The most eye opening thing one will notice is the decline in all major offensive categories. Jayson Werth’s 2011 season with Washington skewed these numbers slightly, but Giambi and Griffey pushed them up as they were the only players to hit more than 40 HR. Carlos Lee was the only player to appear in all 162 games for his team in the first year of his $100 million dollar contract., which is also the only 162 game season of any player who has ever signed a $100 million dollar contract over the age of 30. And, with Josh Hamilton’s well known inability to stay healthy, he will more than likely play less games than many of these other players who did not have health issues before signing their enormous contracts. Now, let’s compare the numbers to Pujols 1st year.

Pujols 2012 season:

154 games played, 85 runs scored, 173 hits, 80 XBH, 30 HR, 105 RBI, .285/.343/.516/.859, 4.6 rWAR

Again, the numbers are very similar. Based on the similar numbers, I believe we have enough statistical evidence to more or less provide ball park figures of what one can expect from Josh next season, and beyond, wherever he, his wife, and God decide is the best place to play baseball for the next five years.

I will now provide what type of production a team can expect out of Josh Hamilton if they were to sign him to a 5 year $150 million dollar contract which Jon Heyman believes he will sign. Again, all I did was average the 7 player’s years, not including Pujols,  by very simply adding up the total amount, and dividing the total by the number of players. Werth drops off in Year 3 from the equation, and Howard drops off in Year 4 because each has not played in that particular year of his contract yet. Year 1 was already provided.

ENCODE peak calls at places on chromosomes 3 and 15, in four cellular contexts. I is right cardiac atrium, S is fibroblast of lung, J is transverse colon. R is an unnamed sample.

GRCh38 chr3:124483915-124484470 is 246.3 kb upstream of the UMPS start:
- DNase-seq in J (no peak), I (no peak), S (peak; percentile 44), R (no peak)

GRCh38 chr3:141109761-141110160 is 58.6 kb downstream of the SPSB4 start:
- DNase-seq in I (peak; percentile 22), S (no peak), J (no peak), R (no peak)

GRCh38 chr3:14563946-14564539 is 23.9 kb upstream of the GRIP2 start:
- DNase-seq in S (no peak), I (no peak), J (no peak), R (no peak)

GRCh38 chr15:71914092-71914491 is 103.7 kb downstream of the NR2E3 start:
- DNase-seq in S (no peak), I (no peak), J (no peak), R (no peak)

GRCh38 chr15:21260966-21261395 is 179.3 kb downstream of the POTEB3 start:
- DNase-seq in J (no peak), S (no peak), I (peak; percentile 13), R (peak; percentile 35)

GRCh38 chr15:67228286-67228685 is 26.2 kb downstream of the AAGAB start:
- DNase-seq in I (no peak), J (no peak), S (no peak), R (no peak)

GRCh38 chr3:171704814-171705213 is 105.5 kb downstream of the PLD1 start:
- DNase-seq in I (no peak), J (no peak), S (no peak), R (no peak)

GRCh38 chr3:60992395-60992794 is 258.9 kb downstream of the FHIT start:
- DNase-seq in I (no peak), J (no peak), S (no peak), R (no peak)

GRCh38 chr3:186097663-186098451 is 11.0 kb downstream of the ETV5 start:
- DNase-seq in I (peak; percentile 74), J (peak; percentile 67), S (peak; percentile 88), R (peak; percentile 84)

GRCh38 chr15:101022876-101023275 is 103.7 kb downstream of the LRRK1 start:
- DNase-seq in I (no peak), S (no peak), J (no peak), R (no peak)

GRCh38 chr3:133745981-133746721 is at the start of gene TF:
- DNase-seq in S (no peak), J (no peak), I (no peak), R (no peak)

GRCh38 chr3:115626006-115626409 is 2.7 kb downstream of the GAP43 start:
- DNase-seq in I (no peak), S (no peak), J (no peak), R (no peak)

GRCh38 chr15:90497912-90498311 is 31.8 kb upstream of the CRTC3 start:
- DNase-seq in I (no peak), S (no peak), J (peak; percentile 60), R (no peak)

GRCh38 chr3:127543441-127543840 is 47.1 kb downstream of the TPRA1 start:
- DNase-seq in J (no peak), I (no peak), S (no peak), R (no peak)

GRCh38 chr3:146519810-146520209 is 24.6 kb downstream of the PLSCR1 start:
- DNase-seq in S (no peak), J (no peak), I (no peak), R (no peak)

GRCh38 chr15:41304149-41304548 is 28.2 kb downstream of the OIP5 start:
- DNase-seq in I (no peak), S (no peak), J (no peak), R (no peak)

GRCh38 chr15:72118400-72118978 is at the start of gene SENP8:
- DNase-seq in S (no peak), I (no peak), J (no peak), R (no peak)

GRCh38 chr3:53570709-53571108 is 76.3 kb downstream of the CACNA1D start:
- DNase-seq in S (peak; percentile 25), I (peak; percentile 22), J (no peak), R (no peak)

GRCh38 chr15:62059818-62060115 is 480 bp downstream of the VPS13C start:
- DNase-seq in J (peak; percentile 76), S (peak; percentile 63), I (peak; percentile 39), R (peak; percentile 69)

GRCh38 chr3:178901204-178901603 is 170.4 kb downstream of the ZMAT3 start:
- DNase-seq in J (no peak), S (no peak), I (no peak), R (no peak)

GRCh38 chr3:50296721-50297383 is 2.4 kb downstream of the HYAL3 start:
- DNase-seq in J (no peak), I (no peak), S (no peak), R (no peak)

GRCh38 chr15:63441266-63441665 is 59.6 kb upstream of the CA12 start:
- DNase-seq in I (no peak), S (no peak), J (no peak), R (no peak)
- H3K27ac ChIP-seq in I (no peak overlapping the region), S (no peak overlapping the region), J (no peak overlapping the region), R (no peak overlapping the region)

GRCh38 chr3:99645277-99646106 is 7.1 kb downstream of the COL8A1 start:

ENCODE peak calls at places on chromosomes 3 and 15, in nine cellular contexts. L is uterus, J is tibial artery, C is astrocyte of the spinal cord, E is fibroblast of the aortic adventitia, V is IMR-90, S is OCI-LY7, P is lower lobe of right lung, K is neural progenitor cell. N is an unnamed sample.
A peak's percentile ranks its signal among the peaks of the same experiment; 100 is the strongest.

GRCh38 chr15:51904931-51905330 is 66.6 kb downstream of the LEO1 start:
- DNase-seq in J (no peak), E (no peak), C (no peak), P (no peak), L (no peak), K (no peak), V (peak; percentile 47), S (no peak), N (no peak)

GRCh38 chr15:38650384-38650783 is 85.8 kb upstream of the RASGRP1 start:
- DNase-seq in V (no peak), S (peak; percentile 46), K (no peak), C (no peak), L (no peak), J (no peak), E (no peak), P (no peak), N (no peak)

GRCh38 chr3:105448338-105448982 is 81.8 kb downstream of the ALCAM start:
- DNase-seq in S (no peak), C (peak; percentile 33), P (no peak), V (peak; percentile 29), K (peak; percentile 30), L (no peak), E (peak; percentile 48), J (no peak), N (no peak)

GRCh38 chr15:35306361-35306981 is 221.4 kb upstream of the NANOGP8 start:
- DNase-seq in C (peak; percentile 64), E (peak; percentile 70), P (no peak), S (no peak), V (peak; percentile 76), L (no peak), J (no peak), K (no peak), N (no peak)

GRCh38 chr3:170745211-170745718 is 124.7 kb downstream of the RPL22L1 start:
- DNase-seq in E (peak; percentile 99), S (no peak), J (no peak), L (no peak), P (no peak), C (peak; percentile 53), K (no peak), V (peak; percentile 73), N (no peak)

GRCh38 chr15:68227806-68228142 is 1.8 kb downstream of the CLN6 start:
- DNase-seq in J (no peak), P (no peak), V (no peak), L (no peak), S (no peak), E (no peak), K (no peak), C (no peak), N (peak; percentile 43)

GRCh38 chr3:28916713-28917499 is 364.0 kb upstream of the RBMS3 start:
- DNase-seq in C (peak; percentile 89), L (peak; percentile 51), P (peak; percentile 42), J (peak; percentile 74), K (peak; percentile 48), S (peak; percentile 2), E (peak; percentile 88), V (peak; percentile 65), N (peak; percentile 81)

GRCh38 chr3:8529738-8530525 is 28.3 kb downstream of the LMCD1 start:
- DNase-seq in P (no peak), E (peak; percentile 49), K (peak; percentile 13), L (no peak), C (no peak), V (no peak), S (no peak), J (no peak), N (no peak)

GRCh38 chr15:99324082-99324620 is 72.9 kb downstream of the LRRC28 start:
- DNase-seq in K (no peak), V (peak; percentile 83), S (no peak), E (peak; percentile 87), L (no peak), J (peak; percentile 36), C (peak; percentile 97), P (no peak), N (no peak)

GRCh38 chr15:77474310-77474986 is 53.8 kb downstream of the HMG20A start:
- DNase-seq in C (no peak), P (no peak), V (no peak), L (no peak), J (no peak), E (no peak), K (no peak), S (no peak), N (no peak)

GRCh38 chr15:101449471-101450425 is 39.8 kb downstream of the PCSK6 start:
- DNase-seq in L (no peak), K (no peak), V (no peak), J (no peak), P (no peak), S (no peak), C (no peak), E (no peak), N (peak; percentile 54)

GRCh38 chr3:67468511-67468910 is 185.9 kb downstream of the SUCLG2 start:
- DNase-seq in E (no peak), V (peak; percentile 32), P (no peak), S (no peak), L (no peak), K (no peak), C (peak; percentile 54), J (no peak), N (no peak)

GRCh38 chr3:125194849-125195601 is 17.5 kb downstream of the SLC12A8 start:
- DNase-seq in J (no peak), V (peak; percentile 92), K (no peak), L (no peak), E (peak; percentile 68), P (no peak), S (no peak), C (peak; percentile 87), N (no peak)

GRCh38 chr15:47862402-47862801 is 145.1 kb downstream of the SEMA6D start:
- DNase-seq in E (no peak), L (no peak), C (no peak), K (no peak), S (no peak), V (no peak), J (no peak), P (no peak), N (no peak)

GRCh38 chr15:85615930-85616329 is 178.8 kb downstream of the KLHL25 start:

Year 2:

119 games played, 70 runs scored, 121 hits, 51 XBH, 27 HR, 84 RBI, .281/.376/.517/.893, 2.3 rWAR

The numbers are continuing to decline as the players are beginning to experience injury problems because they are aging. Only 4 of the 7 players played more than 125 games in his second season of his deal. The rWAR has dropped 3 wins in two years.

Year 3:

105 games played, 46 runs scored, 100 hits, 38 XBH, 18 HR, 67 RBI, .252/.332/.443/.774, .3 rWAR

The third year is the worst statistical year as three of the players (Griffey, Soriano, and Giambi) all finish with negative rWARs. Lee played 160 games, but the next most in games played is Rodriguez with 137. Batting average, OBP, Slugging, and OPS has fallen for the third straight year.

Year 4:

119 games played, 62 runs scored, 107 hits, 46 XBH, 22 HR, 69 RBI, .260/.357/.495/.852, 1.5 rWAR

The numbers improve slightly, but not by very much. Lee actually had a rWAR of -2.4 in his 4th year of his deal. Michael Young was everyone’s favorite whipping boy this year, and even he had 38 XBH’s in his horrendous 2012.

Year 5:

126 games played, 65 runs scored, 117 hits, 50 XBH, 24 HR, 82 RBI, .259/.350/.484/.833, 1.7 rWAR

Giambi had the most productive 5th year as he had an OPS of .971. However, no player had a rWAR above 3.7.

5 Season average:

123 games played, 68 runs scored, 121 hits, 50 XBH, 25 HR, 80 RBI, .267/.357/.494/.850, 1.9 rWAR

Yes, this would be the average season one team is paying $30 million dollars a year if they choose to pony up the money and sign Josh. While these numbers are not exact, they give a good prediction of what is probable.